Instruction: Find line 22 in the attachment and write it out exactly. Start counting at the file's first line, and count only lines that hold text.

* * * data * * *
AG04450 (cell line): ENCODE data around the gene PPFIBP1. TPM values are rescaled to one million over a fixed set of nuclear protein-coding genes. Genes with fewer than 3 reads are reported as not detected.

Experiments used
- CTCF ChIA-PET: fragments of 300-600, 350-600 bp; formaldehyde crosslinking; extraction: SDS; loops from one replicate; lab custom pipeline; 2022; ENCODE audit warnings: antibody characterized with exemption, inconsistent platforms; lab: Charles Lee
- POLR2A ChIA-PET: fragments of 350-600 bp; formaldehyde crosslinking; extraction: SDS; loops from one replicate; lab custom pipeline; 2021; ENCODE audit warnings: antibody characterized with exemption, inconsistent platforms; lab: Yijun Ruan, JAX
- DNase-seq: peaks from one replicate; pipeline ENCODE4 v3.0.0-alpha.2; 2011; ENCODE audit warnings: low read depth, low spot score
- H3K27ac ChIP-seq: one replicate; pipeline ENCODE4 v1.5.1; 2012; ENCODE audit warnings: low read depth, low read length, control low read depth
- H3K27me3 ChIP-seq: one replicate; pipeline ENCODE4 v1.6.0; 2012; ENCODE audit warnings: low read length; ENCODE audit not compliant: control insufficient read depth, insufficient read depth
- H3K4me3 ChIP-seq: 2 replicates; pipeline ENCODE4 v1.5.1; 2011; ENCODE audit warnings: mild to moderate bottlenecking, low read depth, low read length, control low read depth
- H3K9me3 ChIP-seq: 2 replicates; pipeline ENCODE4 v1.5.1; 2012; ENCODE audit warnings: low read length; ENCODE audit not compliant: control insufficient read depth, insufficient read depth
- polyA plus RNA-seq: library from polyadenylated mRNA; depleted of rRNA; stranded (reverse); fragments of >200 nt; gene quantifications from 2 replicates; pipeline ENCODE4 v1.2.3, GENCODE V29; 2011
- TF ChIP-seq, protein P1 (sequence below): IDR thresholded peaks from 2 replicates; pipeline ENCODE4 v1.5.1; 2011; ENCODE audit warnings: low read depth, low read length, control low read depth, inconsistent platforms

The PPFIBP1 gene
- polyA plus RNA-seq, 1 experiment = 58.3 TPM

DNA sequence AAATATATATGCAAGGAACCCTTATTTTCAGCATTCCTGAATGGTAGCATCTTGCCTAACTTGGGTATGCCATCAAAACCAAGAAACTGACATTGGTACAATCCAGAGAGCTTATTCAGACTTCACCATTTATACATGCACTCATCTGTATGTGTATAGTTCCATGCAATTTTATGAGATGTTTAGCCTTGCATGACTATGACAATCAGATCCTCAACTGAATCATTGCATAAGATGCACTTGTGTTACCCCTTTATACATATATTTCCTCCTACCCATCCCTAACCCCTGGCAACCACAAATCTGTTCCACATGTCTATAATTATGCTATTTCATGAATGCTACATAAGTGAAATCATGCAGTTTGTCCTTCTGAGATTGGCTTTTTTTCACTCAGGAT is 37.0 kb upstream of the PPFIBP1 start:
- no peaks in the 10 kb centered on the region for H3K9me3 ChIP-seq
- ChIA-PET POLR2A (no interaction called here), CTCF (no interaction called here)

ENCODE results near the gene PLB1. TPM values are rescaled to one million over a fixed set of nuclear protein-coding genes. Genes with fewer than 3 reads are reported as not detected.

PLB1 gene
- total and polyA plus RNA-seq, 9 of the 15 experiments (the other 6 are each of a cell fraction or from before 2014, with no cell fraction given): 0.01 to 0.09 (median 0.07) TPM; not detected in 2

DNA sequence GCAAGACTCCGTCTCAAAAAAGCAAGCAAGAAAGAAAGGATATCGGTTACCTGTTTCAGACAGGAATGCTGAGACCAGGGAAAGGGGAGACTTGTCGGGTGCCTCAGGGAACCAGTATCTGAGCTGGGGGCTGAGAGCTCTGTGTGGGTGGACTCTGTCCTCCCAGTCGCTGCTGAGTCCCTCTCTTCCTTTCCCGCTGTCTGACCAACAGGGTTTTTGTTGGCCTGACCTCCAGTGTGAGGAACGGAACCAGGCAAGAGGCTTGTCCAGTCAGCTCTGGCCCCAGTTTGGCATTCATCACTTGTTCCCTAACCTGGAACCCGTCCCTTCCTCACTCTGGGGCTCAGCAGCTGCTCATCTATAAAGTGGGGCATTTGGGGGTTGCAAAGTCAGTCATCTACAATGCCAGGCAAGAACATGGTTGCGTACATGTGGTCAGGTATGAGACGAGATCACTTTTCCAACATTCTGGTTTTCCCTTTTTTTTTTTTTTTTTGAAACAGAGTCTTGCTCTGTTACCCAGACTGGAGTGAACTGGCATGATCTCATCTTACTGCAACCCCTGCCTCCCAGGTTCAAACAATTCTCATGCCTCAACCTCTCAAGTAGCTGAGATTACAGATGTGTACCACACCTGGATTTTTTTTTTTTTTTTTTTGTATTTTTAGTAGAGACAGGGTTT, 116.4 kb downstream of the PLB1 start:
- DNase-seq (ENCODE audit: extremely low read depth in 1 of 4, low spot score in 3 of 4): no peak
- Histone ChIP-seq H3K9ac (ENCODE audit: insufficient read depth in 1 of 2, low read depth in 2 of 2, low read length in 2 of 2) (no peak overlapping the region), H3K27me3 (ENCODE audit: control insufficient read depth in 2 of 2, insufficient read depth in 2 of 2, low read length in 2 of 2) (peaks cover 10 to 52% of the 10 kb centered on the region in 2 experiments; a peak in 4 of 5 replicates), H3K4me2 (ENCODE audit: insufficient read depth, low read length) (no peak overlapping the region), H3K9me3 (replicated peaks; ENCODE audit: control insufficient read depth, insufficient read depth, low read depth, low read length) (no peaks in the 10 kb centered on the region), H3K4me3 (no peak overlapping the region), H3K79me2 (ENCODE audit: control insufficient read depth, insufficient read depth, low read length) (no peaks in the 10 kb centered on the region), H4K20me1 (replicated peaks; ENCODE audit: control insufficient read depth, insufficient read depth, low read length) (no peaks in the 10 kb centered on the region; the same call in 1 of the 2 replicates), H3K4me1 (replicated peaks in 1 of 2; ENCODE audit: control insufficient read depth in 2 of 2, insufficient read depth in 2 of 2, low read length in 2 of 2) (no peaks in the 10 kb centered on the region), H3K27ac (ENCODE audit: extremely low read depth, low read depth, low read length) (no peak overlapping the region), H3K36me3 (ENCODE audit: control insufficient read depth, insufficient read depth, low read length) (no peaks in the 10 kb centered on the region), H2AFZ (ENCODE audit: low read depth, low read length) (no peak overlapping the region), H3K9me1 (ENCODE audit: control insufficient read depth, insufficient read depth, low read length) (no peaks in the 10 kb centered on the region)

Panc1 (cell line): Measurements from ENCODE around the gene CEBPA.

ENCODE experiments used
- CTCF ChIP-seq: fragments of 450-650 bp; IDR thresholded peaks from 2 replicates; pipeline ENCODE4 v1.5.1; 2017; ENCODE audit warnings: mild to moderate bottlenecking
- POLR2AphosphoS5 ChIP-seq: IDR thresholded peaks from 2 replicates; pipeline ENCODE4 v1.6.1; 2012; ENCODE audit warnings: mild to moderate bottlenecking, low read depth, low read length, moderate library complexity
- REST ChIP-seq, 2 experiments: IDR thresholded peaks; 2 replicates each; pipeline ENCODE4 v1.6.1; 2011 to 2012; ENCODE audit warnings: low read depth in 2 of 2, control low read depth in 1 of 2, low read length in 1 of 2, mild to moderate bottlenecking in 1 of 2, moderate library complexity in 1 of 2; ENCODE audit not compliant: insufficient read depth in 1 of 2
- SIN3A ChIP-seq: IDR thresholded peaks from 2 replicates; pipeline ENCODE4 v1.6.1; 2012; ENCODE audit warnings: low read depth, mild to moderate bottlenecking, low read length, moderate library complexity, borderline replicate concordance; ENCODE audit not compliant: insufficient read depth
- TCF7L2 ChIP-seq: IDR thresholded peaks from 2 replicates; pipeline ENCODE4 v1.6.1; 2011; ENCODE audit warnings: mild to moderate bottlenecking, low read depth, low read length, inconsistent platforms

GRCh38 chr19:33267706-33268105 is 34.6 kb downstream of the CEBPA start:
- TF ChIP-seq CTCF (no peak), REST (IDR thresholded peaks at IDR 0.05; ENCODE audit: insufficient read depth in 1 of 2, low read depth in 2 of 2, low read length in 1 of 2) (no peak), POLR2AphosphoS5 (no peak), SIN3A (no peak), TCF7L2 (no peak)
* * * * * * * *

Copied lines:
- Histone ChIP-seq H3K9ac (ENCODE audit: insufficient read depth in 1 of 2, low read depth in 2 of 2, low read length in 2 of 2) (no peak overlapping the region), H3K27me3 (ENCODE audit: control insufficient read depth in 2 of 2, insufficient read depth in 2 of 2, low read length in 2 of 2) (peaks cover 10 to 52% of the 10 kb centered on the region in 2 experiments; a peak in 4 of 5 replicates), H3K4me2 (ENCODE audit: insufficient read depth, low read length) (no peak overlapping the region), H3K9me3 (replicated peaks; ENCODE audit: control insufficient read depth, insufficient read depth, low read depth, low read length) (no peaks in the 10 kb centered on the region), H3K4me3 (no peak overlapping the region), H3K79me2 (ENCODE audit: control insufficient read depth, insufficient read depth, low read length) (no peaks in the 10 kb centered on the region), H4K20me1 (replicated peaks; ENCODE audit: control insufficient read depth, insufficient read depth, low read length) (no peaks in the 10 kb centered on the region; the same call in 1 of the 2 replicates), H3K4me1 (replicated peaks in 1 of 2; ENCODE audit: control insufficient read depth in 2 of 2, insufficient read depth in 2 of 2, low read length in 2 of 2) (no peaks in the 10 kb centered on the region), H3K27ac (ENCODE audit: extremely low read depth, low read depth, low read length) (no peak overlapping the region), H3K36me3 (ENCODE audit: control insufficient read depth, insufficient read depth, low read length) (no peaks in the 10 kb centered on the region), H2AFZ (ENCODE audit: low read depth, low read length) (no peak overlapping the region), H3K9me1 (ENCODE audit: control insufficient read depth, insufficient read depth, low read length) (no peaks in the 10 kb centered on the region)